Mr. Goldwin Smith admits that the problem which occupies the minds of University reformers is a difficult one, and he does not himself propose a solution. While he dwells on the neces- sity of abolishing the religious tests which seemed essential to Tudor statesmen and the statesmen of the Middle Ages, of allowing students to live in lodgings instead of forcing them to reside in college, and of instituting a proper entrance examination, he does not go more deeply into the religious question and the College monopoly. Indeed, the two things are so closely joined that one depends upon the other. To a certain extent the University is open to all denominations, and the Thirty-Nine Articles are merely the barrier to the Master's degree. But the Colleges may, and most of them do, insist on membership of the Established Church, and a private hall cannot be opened by any one who is not a Master. Ba.11iol has, no doubt, admitted Dissenters, and Christ Church has made room for two or three Roman Catholics. Yet anything that can be done by Balliol must necessarily be on a small scale until residence within the college ceases to be compulsory. There are other Colleges which, in order to keep themselves full and appear prosperous, are obliged to take almost idiots, and they might profit by the change to Dissenters. But some of them seem to prefer the idiots, and so long as they have a predilection for that order, the University cannot interfere with their encouragement of it. The worst is that these Colleges bribe clever lads to come to them by raising the income of their scholarships. If it were not for these Scholar- ships and the good men attracted by them the college would soon be at a discount, and would be driven to reform its system. It keeps itself full by offering a premium to a few good scholars, and putting no impediments in the way of stupid commoners. Those who come up to Oxford for the education of a gentleman, and stumble through a certain amount of Greek and Latin, are the props of the bad Colleges, the silent enemies of reform, and the cause of much vice and extra- vagance. It is for them that the College system is made, for them that the University discipline must be kept up, for them that College tuition is brought to a lower level than that of the sixth form in a public school. One of the most significant facts brought out by Mr. Ewart's Committee is that the Vaca- tion is the most valuable time for study at both Universities. The Master at St. John's at Cambridge tells us that about 100 men stay up daring the long vacation in his college, and perhaps 150 in Trinity, and that they find it the best time for reading. Mr. Newman, of Banjo', says that tutors interrupt the men in term time, and that more work is done during the vacation.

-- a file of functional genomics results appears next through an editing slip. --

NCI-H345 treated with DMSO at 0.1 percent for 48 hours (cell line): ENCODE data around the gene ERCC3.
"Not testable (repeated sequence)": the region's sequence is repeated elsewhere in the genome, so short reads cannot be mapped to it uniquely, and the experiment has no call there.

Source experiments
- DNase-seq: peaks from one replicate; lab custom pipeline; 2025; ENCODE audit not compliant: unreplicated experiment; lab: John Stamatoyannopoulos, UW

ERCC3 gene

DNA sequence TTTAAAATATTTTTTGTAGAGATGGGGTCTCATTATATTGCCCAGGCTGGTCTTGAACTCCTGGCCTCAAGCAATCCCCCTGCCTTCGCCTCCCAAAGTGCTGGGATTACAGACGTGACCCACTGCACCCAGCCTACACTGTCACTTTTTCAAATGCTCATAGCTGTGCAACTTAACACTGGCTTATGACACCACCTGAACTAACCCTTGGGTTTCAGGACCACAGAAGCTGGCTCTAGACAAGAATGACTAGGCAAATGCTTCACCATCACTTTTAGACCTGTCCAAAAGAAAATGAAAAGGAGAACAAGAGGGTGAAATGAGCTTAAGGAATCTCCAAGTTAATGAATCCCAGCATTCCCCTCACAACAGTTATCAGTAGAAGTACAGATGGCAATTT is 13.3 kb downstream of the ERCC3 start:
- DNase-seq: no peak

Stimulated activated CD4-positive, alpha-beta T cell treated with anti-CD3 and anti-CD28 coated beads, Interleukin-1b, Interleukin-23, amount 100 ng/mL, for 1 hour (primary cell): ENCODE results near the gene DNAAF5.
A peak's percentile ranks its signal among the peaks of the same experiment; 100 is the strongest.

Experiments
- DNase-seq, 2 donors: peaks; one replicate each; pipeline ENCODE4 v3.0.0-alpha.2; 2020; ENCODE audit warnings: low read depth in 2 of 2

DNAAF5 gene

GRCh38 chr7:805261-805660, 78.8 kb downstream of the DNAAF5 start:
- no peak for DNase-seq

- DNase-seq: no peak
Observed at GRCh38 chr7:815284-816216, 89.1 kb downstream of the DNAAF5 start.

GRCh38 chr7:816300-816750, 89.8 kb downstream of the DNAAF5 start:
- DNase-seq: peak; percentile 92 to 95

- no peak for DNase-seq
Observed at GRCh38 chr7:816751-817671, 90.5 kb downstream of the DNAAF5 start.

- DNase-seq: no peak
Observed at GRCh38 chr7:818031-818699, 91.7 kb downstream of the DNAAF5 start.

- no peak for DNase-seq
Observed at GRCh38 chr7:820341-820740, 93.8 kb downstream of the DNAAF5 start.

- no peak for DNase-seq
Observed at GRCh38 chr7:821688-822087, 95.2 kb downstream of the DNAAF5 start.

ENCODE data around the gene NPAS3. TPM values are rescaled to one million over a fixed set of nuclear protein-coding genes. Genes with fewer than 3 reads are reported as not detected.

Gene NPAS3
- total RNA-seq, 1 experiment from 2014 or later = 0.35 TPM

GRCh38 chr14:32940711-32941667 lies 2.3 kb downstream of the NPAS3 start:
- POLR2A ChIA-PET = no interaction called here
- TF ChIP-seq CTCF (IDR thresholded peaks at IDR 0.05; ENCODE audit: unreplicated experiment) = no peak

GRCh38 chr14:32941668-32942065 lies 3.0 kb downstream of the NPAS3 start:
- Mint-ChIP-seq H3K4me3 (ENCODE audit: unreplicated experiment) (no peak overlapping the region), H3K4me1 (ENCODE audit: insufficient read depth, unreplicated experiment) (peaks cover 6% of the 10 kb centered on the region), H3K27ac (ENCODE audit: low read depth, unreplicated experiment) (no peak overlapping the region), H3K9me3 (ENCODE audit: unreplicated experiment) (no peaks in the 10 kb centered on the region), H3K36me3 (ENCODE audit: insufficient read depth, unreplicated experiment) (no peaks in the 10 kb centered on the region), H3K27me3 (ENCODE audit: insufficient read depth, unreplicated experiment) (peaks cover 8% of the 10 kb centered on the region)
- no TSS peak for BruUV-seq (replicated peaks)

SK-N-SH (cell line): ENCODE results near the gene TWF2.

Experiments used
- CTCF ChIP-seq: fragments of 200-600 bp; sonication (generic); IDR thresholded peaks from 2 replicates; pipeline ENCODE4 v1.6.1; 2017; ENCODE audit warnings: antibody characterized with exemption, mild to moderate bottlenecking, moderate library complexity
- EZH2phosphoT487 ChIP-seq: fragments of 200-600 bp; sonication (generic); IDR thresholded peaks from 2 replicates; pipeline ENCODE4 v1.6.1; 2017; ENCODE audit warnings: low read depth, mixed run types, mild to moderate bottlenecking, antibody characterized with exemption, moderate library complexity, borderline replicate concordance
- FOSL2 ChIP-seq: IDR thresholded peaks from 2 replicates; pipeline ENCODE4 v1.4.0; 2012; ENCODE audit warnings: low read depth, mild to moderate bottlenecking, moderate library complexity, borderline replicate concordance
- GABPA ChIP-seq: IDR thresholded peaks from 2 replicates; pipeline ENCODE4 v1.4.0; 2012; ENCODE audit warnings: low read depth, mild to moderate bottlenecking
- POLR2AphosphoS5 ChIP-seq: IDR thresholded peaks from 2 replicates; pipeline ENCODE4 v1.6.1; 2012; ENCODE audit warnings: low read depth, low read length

Not only is the level of College tuition lower than it should be, but the mere fact of its existence implies a waste of resources. Within adjoining buildings five or six tutors are teaching the same thing to five or six classes of young men, when one room, one class, and one tutor would suffice. As a necessary consequence of this, the tutorial instruction is con- fined to the old University studies. There are no tutors within the Colleges for Law, Modern History, or Science. A young nlan who wishes to study any one of those branches must go to professors and private tutors, and must pay fees in addition to what he pays in college. If enforced tuition in the subjects which are being studied is a hindrance instead of A help, the necessity of being instructed in other subjects than those which you want to learn must be a far greater inter- ruption. Lord Cranborne asks one of the witnesses why Chemistry cannot be learnt at Oxford in the same way as at a German University. It would be an expensive and a tedious process to learn chemistry if you had at the same time to pay for learning the Classics, and to give up your mornings to classical tuition. We grant that if young men might come up to Oxford and do as they pleased, many would follow chemical lectures for the sake of the experiments, and instead of knowing a little Latin at the end of the time, would know nothing of anything. But it does not follow that all who want to know chemistry must have their sincerity tested by the same course of study, or that the whole world would be idle if it had not to learn the Classics. Men like Lord Oran- borne assume that the choice lies between Latin and ignorance. They think that if classical study is not compulsory, it will be wholly abandoned. We do not wish to adopt the system of the German Universities without considerable modifications, but in Germany there is a marvellous zeal for learning, though classics are not enforced ; and though they form one branch only of education, they are by no means neglected. As for the defects of the German system, they are such as ire recog- nized by their chief men, and are not likely to be imported into our old Universities. H there is a want of control over the young men and their studies, it arises from the absence of colleges and tutors. No one desires to do away with the residential discipline of English Colleges, or with the supervision of college tutors. What is proposed is to make both Colleges and tutors a part of the University system, instead of letting each college be a little university in itself. There is surely no novelty in this idea to the English mind. We see some such scheme at work in our public schools, where the same men act as tutors, professors, and heads of Houses. Yet the system which is thought so perfect in our Public Schools is denounced as monstrous in our Universities.